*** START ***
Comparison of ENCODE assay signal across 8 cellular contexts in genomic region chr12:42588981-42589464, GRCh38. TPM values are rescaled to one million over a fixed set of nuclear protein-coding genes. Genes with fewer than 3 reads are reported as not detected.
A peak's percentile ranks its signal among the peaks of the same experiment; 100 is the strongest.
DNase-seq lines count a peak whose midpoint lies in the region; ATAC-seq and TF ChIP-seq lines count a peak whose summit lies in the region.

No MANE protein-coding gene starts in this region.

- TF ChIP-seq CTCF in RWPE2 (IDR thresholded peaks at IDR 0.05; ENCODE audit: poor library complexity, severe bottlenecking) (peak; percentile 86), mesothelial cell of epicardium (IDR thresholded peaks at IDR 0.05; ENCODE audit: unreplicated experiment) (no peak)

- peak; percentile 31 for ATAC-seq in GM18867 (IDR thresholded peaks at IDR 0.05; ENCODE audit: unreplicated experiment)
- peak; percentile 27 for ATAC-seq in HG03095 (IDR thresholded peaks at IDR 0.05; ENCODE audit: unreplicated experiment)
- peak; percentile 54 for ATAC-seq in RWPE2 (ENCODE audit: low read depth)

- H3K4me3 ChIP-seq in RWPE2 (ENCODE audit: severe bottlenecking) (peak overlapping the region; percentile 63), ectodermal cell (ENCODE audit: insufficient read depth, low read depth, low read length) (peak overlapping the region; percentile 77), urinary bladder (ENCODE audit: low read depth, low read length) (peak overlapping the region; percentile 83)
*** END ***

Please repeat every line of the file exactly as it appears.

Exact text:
Comparison of ENCODE assay signal across 8 cellular contexts in genomic region chr12:42588981-42589464, GRCh38. TPM values are rescaled to one million over a fixed set of nuclear protein-coding genes. Genes with fewer than 3 reads are reported as not detected.
A peak's percentile ranks its signal among the peaks of the same experiment; 100 is the strongest.
DNase-seq lines count a peak whose midpoint lies in the region; ATAC-seq and TF ChIP-seq lines count a peak whose summit lies in the region.

No MANE protein-coding gene starts in this region.

- TF ChIP-seq CTCF in RWPE2 (IDR thresholded peaks at IDR 0.05; ENCODE audit: poor library complexity, severe bottlenecking) (peak; percentile 86), mesothelial cell of epicardium (IDR thresholded peaks at IDR 0.05; ENCODE audit: unreplicated experiment) (no peak)

- peak; percentile 31 for ATAC-seq in GM18867 (IDR thresholded peaks at IDR 0.05; ENCODE audit: unreplicated experiment)
- peak; percentile 27 for ATAC-seq in HG03095 (IDR thresholded peaks at IDR 0.05; ENCODE audit: unreplicated experiment)
- peak; percentile 54 for ATAC-seq in RWPE2 (ENCODE audit: low read depth)

- H3K4me3 ChIP-seq in RWPE2 (ENCODE audit: severe bottlenecking) (peak overlapping the region; percentile 63), ectodermal cell (ENCODE audit: insufficient read depth, low read depth, low read length) (peak overlapping the region; percentile 77), urinary bladder (ENCODE audit: low read depth, low read length) (peak overlapping the region; percentile 83)